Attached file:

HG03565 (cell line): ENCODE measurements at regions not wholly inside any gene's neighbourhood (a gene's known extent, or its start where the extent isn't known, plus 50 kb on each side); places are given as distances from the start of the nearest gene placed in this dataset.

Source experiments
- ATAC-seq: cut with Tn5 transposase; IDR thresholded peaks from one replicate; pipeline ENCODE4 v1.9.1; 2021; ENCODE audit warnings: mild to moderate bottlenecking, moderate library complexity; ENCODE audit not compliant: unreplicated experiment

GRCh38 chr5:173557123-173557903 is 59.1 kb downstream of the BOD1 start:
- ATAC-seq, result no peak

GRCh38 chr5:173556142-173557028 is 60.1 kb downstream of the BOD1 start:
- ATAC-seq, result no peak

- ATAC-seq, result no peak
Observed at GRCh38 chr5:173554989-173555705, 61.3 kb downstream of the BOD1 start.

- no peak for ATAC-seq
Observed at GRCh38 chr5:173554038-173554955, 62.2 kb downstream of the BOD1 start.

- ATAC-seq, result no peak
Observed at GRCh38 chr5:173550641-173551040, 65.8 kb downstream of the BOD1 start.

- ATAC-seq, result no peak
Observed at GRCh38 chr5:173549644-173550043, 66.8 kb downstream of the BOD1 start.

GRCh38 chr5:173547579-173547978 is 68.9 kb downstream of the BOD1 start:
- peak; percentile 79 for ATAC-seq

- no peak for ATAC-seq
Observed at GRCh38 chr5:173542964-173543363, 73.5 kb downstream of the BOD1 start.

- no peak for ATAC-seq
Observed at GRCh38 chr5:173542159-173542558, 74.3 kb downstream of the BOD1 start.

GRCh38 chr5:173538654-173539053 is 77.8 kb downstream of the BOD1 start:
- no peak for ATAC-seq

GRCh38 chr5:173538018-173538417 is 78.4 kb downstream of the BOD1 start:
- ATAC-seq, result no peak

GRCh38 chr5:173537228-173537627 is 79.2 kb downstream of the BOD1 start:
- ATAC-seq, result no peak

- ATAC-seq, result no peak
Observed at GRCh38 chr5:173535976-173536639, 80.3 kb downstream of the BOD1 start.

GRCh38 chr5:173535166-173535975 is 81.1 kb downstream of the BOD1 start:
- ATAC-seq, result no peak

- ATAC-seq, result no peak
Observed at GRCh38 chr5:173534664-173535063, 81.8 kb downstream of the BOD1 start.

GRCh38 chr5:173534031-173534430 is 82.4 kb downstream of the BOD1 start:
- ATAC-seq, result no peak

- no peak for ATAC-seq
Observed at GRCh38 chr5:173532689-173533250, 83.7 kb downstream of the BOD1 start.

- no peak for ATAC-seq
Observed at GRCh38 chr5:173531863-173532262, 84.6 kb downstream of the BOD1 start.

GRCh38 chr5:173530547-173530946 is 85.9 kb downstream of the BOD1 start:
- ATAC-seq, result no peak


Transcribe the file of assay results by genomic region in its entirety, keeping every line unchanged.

HG03565 (cell line): ENCODE measurements at regions not wholly inside any gene's neighbourhood (a gene's known extent, or its start where the extent isn't known, plus 50 kb on each side); places are given as distances from the start of the nearest gene placed in this dataset.

Source experiments
- ATAC-seq: cut with Tn5 transposase; IDR thresholded peaks from one replicate; pipeline ENCODE4 v1.9.1; 2021; ENCODE audit warnings: mild to moderate bottlenecking, moderate library complexity; ENCODE audit not compliant: unreplicated experiment

GRCh38 chr5:173557123-173557903 is 59.1 kb downstream of the BOD1 start:
- ATAC-seq, result no peak

GRCh38 chr5:173556142-173557028 is 60.1 kb downstream of the BOD1 start:
- ATAC-seq, result no peak

- ATAC-seq, result no peak
Observed at GRCh38 chr5:173554989-173555705, 61.3 kb downstream of the BOD1 start.

- no peak for ATAC-seq
Observed at GRCh38 chr5:173554038-173554955, 62.2 kb downstream of the BOD1 start.

- ATAC-seq, result no peak
Observed at GRCh38 chr5:173550641-173551040, 65.8 kb downstream of the BOD1 start.

- ATAC-seq, result no peak
Observed at GRCh38 chr5:173549644-173550043, 66.8 kb downstream of the BOD1 start.

GRCh38 chr5:173547579-173547978 is 68.9 kb downstream of the BOD1 start:
- peak; percentile 79 for ATAC-seq

- no peak for ATAC-seq
Observed at GRCh38 chr5:173542964-173543363, 73.5 kb downstream of the BOD1 start.

- no peak for ATAC-seq
Observed at GRCh38 chr5:173542159-173542558, 74.3 kb downstream of the BOD1 start.

GRCh38 chr5:173538654-173539053 is 77.8 kb downstream of the BOD1 start:
- no peak for ATAC-seq

GRCh38 chr5:173538018-173538417 is 78.4 kb downstream of the BOD1 start:
- ATAC-seq, result no peak

GRCh38 chr5:173537228-173537627 is 79.2 kb downstream of the BOD1 start:
- ATAC-seq, result no peak

- ATAC-seq, result no peak
Observed at GRCh38 chr5:173535976-173536639, 80.3 kb downstream of the BOD1 start.

GRCh38 chr5:173535166-173535975 is 81.1 kb downstream of the BOD1 start:
- ATAC-seq, result no peak

- ATAC-seq, result no peak
Observed at GRCh38 chr5:173534664-173535063, 81.8 kb downstream of the BOD1 start.

GRCh38 chr5:173534031-173534430 is 82.4 kb downstream of the BOD1 start:
- ATAC-seq, result no peak

- no peak for ATAC-seq
Observed at GRCh38 chr5:173532689-173533250, 83.7 kb downstream of the BOD1 start.

- no peak for ATAC-seq
Observed at GRCh38 chr5:173531863-173532262, 84.6 kb downstream of the BOD1 start.

GRCh38 chr5:173530547-173530946 is 85.9 kb downstream of the BOD1 start:
- ATAC-seq, result no peak